Both of Minnesota's senators, Democrats Amy Klobuchar and Tina Smith, voted for the $1 trillion infrastructure plan that passed the Senate on Tuesday, hailing its bipartisan backing.

"There were a lot of disagreements about not just the top line money, but how the money should be spent," Klobuchar. "And so it was on life support a few times, but we never gave up."

Smith called it "once in a generation" legislation that would shore up aging bridges, repair roads and add to public transit. In Minnesota, the bill "is going to clear out a long and deep backlog of projects," she said.

She cited projects on Minnesota Hwys. 23 and 14 specifically. Minnesota would see billions of dollars from the plan, according to the fact sheet released by the White House.

Klobuchar pointed to funding to expand access to broadband internet service in rural Minnesota communities that will make them more attractive in competing for businesses and creating new jobs. She said the bill also addresses "less glamorous parts, the water infrastructure for pipes, the electricity grid."

Smith said she had a hard time understanding why 30 Republicans voted against the bill, which was scaled back from President Joe Biden's original $3 trillion infrastructure proposal. Some conservatives said the package is still too costly and more of it should be paid for.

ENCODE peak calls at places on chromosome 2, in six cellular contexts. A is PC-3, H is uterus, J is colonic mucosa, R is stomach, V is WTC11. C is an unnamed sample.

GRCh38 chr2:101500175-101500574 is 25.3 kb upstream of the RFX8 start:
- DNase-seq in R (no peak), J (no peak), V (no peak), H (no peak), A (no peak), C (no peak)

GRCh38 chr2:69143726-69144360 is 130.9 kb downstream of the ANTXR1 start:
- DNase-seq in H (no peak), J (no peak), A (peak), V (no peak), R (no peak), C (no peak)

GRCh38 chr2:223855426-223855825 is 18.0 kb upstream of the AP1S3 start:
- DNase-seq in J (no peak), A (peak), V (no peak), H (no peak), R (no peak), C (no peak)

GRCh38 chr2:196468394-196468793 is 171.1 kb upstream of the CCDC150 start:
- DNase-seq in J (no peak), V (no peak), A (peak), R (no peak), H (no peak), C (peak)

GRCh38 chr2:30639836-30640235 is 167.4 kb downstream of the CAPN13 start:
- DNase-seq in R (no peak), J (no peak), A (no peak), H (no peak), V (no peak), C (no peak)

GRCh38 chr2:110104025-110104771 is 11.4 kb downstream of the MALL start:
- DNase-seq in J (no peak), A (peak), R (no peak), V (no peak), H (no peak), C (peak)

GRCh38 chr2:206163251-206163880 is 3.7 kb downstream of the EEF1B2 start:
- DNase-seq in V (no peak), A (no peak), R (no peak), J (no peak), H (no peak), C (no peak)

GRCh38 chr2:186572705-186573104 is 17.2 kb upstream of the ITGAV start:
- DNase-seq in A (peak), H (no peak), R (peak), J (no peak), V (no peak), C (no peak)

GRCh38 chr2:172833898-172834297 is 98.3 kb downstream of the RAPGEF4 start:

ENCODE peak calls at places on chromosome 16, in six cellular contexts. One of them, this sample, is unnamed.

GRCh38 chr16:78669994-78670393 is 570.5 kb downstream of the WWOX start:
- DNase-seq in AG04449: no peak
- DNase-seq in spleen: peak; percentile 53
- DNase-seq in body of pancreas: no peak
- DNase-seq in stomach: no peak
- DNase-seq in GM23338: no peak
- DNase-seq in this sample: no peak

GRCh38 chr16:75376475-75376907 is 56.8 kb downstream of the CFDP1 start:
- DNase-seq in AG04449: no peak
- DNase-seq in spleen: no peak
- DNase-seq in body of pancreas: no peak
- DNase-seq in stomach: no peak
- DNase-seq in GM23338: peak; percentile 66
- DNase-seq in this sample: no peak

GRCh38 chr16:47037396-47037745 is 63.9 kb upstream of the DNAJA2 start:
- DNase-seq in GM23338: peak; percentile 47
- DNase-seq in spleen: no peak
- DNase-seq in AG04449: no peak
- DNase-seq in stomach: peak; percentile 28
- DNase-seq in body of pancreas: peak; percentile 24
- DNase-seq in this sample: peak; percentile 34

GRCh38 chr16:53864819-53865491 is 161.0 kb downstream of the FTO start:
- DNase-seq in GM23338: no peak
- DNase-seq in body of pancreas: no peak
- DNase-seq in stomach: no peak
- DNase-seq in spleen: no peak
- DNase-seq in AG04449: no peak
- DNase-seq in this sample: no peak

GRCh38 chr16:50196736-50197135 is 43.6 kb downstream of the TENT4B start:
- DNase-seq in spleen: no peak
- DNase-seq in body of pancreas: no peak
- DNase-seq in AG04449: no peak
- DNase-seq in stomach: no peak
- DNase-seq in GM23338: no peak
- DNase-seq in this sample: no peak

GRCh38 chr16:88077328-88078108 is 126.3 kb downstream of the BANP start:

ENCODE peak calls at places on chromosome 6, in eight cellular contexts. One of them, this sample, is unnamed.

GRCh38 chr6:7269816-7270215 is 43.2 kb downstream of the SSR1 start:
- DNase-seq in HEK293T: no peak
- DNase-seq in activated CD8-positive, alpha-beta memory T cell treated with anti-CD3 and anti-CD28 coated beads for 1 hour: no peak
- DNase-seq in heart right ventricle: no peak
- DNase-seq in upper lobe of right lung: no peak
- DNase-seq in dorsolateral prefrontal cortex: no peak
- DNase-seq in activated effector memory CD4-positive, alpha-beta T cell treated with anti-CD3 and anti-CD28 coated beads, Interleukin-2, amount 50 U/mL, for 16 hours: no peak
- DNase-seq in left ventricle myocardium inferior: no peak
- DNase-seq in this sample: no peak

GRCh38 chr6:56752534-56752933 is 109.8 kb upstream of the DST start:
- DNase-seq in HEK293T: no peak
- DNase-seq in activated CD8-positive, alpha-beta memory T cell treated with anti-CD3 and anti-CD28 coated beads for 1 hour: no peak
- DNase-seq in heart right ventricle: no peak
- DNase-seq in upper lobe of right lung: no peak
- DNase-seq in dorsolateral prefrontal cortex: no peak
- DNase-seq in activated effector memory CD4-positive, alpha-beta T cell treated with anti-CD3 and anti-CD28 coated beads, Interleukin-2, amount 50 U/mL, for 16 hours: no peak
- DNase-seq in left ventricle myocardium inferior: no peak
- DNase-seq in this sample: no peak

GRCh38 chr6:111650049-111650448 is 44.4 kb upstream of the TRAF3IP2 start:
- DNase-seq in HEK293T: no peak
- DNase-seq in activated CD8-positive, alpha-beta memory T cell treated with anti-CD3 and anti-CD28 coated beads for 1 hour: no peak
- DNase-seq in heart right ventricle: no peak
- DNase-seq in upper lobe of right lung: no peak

"It's hard to take seriously, for example, concerns that are raised about increasing the deficit," she said.

"Some of these [Republican] colleagues of mine voted for the big tax cut for big companies and wealthy individuals that contributed dramatically to the budget deficit. I'm sorry we didn't have more Republicans joining us, but it was great that it was bipartisan."

The beginning steps in the overall budget resolution taken up after the infrastructure bill were not bipartisan. Every one of the 49 Republicans who voted opposed the spending plan.

Klobuchar said the larger budget includes important elements that reach beyond infrastructure and are equally important to helping the country recover from economic setbacks caused by the pandemic.

These include allowing Medicare to negotiate drug prices to reduce the cost of prescription medicines, helping with child care to increase the workforce, and job training for good-paying positions that now go unfilled for lack of qualified candidates.

But the first infrastructure bill passed in decades was the top order of business, both senators said. And Klobuchar and Smith each expect the House to agree to the Senate bill and get the legislation to Biden for his signature.

Infrastructure is one of the president's top priorities, Klobuchar said. How long it takes to pass the House is uncertain, "but I don't think you're going to see protracted negotiations at all."

Added Smith: "It's like taking care of your own home. You need to maintain it, and you need to improve it when the time comes."

Jim Spencer • 202-662-7432